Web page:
Trump administration policies have slowed the flow of asylum seekers into the U.S., leaving many migrants stranded far from home. Determined to find a way in, some migrants are increasingly turning to criminal smuggling rings to cross the border.
Under international law, migrants long have been flocking to the U.S.-Mexico border to seek asylum and be allowed entry. In recent months, Trump administration policies have slowed the flow of asylum seekers into the U.S., leaving many migrants stranded far from home, vulnerable to violence in dangerous border cities and unable to request asylum. Determined to find a way in, some migrants are increasingly turning to criminal smuggling rings to get to the U.S., where they can then request asylum and seek safety, reports USA Today. The backlog in processing asylum seekers is inadvertently bolstering the illicit and dangerous trade, creating an increased demand for human smuggling and illegal border crossings at a time when President Trump has threatened another partial government shutdown if his proposed border wall isn’t authorized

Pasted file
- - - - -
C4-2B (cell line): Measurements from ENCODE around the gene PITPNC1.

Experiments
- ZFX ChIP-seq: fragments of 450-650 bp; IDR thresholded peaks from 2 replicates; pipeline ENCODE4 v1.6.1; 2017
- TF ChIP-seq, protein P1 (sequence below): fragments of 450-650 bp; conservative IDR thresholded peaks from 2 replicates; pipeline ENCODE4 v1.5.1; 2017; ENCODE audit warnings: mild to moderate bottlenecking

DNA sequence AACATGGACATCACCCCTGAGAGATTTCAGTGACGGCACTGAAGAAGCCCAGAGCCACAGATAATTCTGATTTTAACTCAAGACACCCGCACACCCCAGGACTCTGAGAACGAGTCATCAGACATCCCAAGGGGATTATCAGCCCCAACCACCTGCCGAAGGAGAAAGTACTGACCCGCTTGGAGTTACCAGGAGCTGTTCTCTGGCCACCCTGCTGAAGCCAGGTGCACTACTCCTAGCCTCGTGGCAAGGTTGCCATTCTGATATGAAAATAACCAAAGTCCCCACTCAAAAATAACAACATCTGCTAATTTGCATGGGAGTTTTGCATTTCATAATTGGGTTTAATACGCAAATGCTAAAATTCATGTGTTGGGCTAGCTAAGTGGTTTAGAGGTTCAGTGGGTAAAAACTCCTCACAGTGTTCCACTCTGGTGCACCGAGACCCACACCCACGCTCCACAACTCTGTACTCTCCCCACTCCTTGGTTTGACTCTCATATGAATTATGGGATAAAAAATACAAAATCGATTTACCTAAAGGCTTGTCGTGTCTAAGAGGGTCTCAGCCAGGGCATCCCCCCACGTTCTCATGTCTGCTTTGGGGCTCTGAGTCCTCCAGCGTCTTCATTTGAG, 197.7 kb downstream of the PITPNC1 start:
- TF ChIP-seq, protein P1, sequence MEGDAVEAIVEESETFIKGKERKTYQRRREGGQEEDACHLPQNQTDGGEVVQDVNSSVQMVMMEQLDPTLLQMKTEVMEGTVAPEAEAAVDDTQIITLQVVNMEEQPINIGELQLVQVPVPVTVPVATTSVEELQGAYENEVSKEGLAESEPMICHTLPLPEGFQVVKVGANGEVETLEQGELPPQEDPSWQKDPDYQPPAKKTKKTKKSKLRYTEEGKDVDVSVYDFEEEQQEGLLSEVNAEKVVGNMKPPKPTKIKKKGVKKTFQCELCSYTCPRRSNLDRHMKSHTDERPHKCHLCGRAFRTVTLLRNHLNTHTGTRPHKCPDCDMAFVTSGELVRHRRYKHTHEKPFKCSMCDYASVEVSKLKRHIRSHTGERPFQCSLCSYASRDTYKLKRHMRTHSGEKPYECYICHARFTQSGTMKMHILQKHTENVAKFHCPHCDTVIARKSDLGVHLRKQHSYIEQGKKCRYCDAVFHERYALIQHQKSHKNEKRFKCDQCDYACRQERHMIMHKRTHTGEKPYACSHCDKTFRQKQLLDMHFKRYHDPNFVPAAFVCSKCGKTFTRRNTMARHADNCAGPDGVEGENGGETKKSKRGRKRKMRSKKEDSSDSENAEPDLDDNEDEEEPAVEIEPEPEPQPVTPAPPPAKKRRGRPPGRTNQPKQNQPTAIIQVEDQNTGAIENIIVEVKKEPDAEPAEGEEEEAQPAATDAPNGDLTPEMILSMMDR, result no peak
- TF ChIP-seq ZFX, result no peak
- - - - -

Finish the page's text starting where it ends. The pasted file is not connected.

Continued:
Starting last summer, U.S. Border and Customs Protection started a program known as “metering,” where only a limited number of asylum-seekers are allowed through legal ports of entry each day, creating a backlog of migrants on the Mexican side of the border. The White House is implementing a new policy under which some migrants given a U.S. immigration hearing will be removed to Mexico to await their day in court. Current U.S. law allows some migrants to stay in the U.S. until their court date arrives. The Pentagon is sending 3,750 more troops to the U.S.-Mexico border to help lay down concertina wire and support Border Patrol units, bringing the total number of active-duty troops on the border to 4,350. Migrant advocates and analysts say the steady military build-up at the border also make asylum-seekers seek out illegal smugglers to guide them across more remote areas of the border.